Saturday, May 22, 2010

habitat ~ 05/22/10 ~ Fort Ord - BLM Creekside

Fort Ord - Creekside entrance
May 22, 2010

Often it's easy to overlook a place like this. The green underneath the oak trees is amazing... and somewhat unexpected!

California cudweed
Gnaphalium californicum (aka Pseudognaphalium californicum)

It's always fun finding a new plant that I have absolutely no idea what it is. Thanks to Rooted in California, I got a lead and looked into it. This plant is also called California everlasting or ladies' tobacco and can also be found under the genus Gnaphalium - maybe those who are in the know believe this isn't a real cudweed by adding pseudo. Simply based on online photos, the flower is superficially similar to pearly everlasting (Anaphalis margaritacea). I wonder if many online pictures are misidentified which creates some confusion for a novice like me. I do think this cudweed can be distinguished from pearly everlasting by the distinctive way how the leaf bases wrap around the stems and the slightly pointier buds.

ps 07/25/11 - As I've looked into a new post, Gnaphalium is the name used on I haven't quite figured out why Jepson online is different from the 2nd edition in its acceptance of Pseudognaphalium as an alternative. In any case, I edited the scientific name above to include both possibilities.

American lady
Vanessa virginiensis

On the wing, I always get American ladies mixed up with west coast ladies (V. annabella) and painted ladies (V. cardui). I have a suspicion that each flies distinctively (you know, fluttery or irratic or with a group or only along woods-meet-grassy areas kinda of thing), but I haven't seen this kind of description in the literature. Glassberg makes his typical off comment (and it is helpful), "American Ladies have big eyes and an open mind." The two large eyespots on the hindwing from below are what I look for to distinguish the American lady from the other two, which both have what look like 4 small eyespots... if I can actually catch one resting long enough to see. Plus, from above on the forewing, there is a tiny white dot in the orange cell under the black tips, but you'd have to use photographs or pinned specimens to notice this. Sigh...

chick lupine ~ 05/22/10 ~ Fort Ord

best guess chick lupine
best guess Lupinus microcarpus var. microcarpus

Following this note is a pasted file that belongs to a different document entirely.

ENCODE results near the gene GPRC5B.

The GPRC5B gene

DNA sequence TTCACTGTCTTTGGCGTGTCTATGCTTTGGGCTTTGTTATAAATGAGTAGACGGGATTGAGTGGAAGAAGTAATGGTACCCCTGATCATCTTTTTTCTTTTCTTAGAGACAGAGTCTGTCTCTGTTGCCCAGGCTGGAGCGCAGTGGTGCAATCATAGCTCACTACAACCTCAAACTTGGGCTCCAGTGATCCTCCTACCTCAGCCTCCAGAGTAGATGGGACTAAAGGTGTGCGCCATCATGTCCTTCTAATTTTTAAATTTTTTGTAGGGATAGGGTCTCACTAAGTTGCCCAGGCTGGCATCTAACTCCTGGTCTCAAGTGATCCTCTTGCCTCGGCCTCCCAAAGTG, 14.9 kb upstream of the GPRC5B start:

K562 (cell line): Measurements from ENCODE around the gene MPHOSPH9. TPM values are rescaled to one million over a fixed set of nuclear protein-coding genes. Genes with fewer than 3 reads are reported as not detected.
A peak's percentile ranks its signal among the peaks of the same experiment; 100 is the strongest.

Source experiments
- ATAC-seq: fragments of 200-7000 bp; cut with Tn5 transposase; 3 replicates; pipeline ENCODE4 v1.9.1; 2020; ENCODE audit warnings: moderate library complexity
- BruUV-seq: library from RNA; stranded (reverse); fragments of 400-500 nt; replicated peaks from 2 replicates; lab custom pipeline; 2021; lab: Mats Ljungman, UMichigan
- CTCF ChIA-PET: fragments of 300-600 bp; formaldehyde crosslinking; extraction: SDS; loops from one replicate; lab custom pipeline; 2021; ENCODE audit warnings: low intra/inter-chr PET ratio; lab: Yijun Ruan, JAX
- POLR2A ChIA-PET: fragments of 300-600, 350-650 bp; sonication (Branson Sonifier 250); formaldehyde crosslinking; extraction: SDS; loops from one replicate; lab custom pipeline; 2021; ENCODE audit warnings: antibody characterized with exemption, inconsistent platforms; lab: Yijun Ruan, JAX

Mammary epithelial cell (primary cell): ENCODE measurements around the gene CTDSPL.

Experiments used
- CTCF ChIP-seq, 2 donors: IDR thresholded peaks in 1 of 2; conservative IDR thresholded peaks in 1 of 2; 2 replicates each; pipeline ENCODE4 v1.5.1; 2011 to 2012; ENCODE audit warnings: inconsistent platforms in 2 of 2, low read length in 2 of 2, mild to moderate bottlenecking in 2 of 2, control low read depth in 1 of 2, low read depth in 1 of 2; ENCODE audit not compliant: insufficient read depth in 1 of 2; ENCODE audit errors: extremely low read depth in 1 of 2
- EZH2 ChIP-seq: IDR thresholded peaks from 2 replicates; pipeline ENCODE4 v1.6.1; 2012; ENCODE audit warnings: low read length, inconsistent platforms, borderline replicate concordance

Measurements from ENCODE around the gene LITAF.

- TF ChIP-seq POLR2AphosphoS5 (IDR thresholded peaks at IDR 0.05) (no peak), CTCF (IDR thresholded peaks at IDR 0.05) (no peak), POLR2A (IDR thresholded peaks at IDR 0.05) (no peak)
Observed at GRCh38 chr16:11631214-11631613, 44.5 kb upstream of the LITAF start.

Again, another I thought would be easy to identify. I checked all the Lupinus records from the Fort Ord plant list with CalFlora and CalPhotos, and this is my best guess based on the hairiness and it being wider near the top in profile.

manzanitas ~ 05/22/10 ~ Fort Ord

Arctostaphylos sp.

If there was one plant that differentiated Fort Ord - BLM Creekside from my other local favorite hiking places, it would be the manzanita shrub. The last picture looks very similar to a previous manzanita posts, but what can I say, I adore the artsy look of the bare bark.

I have not been able to identify these to species, but I am now utilizing the Fort Ord plants list compiled by the CNPS. In fact, the 4 pictures above may very well be 4 different species. Here, with links to CalPhotos and CalFlora, are the species listed for Fort Ord:
~ Santa Cruz Mountains manzanita (A. crustacea ssp. crinita)
~ brittle-leaf manzanita (A. crustacea ssp. crustacea)
~ Hooker's manzanita (A. hookeri ssp. hookeri)
~ Monterey manzanita (A. montereyensis)
~ Pajaro manzanita (A. pajaroensis)
~ sandmat manzanita (A. pumila)
~ shaggy-barked manzanita (A. tomentosa ssp. tomentosa)
Can anyone give me hints as to how to differentiate between these?

posted 08/27/10 - Was looking up past pictures from Fort Ord - Creekside this morning and found this thistle I neglected to post previously. It's appropriately named. Interestingly enough there's another variety of the same species that also includes the venus thistle.

does anyone know about parkour?

Monterey Custom House Plaza, CA
May 22, 2010

This is what I like...
District B13 - David Belle chase scene
Kat - 2008 - Female Parkour

For the longest time we couldn't figure out this sign on the plaza walls. It's poorly written. Then, my hubby found a G4 Ninja Warrior try-out vid from these same walls. The guy was good, but I can't find him online anymore.

Like my mom always insisted, get outside!  Although, she preferred for us not to be bleeding, or covered head to toe in mud, or holding a bucket full of stinky crawdads to boil, or... well, you get my drift.

ps 06/23/10 - Continuing with this post, I get a good laugh at the odd looks I see from people while out and about during my early morning "walks" in addition to exclamations of "Holy ****, how'd you do that!?!" Here's another YouTube video that inspires me: click here.

pss 06/25/10 - For some reason, I've been getting more comments lately from complete strangers who see me. Today I met an exuberant mom with her two young children on the summer trolley. She said they spotted me earlier and thought I looked like I was having so much fun jumping around and that she wished she had as much energy so early in the morning... Um, hello? Don't have kids! Well, I didn't know quite how to respond in a nice way, so I thanked her and started a conversation on what she and her family planned to do while they were in town during her husband's business conference. Another couple sat on my favorite hopping rocks while I was passing through. I told them to not move as I jumped around them. I again laughed as their exclamations of "Huh? Whoa! Did she just do that?" faded away.

I dunno, maybe in my own mind I'm better than I really am, but it's kinda fun to hear these things. Mainly for me, it's all about finding my own inner balance. Many days I'm off kilter and take it slow. Other days, I feel entirely comfortable in my own body and the space around me and just go for it. It's a great feeling when that happens.

ps 01/07/15 - Love, love these: Iranian girls do parkour in Tehran and Assassin's Creed Unity meets parkour in real life.